Monkey Shoulder, Rihanna and getting older… @monkeyshoulder

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Last Wednesday Rihanna appeared in concert at the Cape Town stadium. My dear daughter went along and I fetched her afterwards. What has that to do with whisky? Not much, but the concert was on the same night as the regular gathering of  a few whisky people, who meet to try out what’s new and exciting in the whisky world.  As much as I respect Rihanna’s talent, I preferred my evening.  Rihanna is for the youth.

Our host for the whisky evening, whose identity I will keep confidential, recently turned 40. What was the mild sniffles on the evening became the worst flu he has ever experienced. When we get older, what would have been a mild cold becomes a wicked bout of flu.

Some things are for the youth, some for the more mature.

However, some whiskies are for both the younger market and the more mature types. Like me.    I don’t agree with the PR release, that the whisky is for the new generation of drinkers. I think it is for both. I enjoyed it last Wednesday, with older and younger whisky drinkers. It is outstanding.  And if you’ll allow a mature whisky drinker a bit of creative licence, smoother and silkier than Rihanna at her best.

Here is the press release:

“MEDIA RELEASE

MONKEY SHOULDER, A SCOTCH FOR THE NEW GENERATION OF DRINKERS, LAUNCHES IN SA

Forget everything you’ve been told about Scotch – all the stuffy rules and traditions that can prevent people from enjoying whisky are being ripped up with the launch of Monkey Shoulder, a game-changing triple malt from Scotland, available in South Africa from September 2013.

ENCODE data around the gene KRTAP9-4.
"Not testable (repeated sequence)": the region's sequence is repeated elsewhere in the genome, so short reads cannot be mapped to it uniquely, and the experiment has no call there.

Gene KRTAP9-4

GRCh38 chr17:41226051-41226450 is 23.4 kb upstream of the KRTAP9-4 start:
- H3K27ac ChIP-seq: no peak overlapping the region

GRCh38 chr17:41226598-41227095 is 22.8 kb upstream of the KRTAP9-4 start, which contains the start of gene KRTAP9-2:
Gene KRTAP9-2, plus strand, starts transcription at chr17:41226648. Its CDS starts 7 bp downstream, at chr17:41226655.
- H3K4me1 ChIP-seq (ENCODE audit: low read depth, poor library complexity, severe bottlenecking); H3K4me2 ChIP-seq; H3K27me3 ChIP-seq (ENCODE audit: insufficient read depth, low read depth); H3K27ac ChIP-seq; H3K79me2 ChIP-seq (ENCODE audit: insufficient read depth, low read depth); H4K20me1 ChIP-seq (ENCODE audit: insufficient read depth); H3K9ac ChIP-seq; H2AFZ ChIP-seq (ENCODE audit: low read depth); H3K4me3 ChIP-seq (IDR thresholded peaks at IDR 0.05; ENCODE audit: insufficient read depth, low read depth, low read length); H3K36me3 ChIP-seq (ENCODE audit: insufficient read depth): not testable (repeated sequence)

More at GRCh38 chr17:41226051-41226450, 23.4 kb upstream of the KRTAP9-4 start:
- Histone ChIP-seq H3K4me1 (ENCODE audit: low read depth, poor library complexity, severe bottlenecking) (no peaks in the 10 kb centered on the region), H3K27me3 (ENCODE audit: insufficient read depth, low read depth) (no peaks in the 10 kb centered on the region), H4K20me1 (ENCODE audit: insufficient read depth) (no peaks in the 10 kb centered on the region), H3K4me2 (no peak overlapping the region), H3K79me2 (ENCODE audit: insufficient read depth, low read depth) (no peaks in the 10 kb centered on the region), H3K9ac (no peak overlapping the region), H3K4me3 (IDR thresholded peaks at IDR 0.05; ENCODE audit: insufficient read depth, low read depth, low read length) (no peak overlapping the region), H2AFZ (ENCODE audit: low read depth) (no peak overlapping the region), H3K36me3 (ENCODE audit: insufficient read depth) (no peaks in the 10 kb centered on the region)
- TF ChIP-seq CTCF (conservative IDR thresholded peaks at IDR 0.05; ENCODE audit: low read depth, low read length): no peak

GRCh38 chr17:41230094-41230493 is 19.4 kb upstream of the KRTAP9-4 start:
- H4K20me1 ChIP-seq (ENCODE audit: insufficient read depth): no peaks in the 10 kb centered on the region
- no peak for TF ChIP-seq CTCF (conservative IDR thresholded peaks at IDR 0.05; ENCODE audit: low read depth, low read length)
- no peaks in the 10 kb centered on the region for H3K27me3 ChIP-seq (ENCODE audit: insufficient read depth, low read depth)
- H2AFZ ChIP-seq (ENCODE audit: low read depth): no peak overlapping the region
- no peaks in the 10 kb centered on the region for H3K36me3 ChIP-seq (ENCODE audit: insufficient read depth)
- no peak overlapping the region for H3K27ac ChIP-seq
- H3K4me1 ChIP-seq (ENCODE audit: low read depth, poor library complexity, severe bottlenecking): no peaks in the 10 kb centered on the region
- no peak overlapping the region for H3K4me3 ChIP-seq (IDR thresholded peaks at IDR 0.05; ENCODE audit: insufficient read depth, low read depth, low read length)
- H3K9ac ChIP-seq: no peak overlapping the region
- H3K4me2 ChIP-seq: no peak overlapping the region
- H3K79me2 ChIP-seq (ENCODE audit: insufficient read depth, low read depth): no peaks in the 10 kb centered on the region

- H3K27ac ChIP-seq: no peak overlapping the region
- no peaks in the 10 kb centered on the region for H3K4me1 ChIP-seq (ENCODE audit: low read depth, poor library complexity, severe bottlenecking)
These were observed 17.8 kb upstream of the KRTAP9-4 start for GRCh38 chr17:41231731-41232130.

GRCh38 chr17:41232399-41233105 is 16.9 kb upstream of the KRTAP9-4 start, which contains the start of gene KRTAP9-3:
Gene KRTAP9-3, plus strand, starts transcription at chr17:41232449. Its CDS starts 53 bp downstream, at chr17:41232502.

Monkey Shoulder is a free-spirited, fun-loving malt with an easygoing smooth, rich and mellow vanilla deliciousness that means it can be enjoyed neat, on the rocks, mixed or in cocktails.

Scotch snobs say you shouldn’t drink whisky with ice or mix it with cocktails, but there are no old-fashioned rules when it comes to enjoying Monkey Shoulder.

“Monkey Shoulder is an authentic Scotch and therefore we want to break down the barriers and let South Africans discover a new way to enjoy malt whisky without having to worry about all the history and traditions that can be somewhat intimidating,” says Lauren Kuhlmey, marketing manager for Monkey Shoulder SA.

While authentic to its core, it’s named after an old tale about distillery workers –  years ago, they  would shovel tonnes of malting barley by hand, hour after hour. This hard work sometimes caused a sore shoulder and their arm to hang down, a bit like a chimpanzee. The men called this temporary affliction ‘monkey shoulder’ and the Scotch is named in their honour.

A combination of three single malt Scotch whiskies, all matured in oak casks that previously held Bourbon (that’s where all the smooth mellow vanilla goodness comes from), Monkey Shoulder is launched by renowned independent, family-owned distillers William Grant & Sons.

The time has come to demystify the stuffy world of whisky and introduce Scotch to a new generation of drinkers – and Monkey Shoulder is leading the charge.

Monkey Shoulder will be available in limited quantities at leading liquor stores nationwide from R 310, 00. Not for sale to persons under the age of 18. Don’t be a drunken monkey, drink responsibly.”

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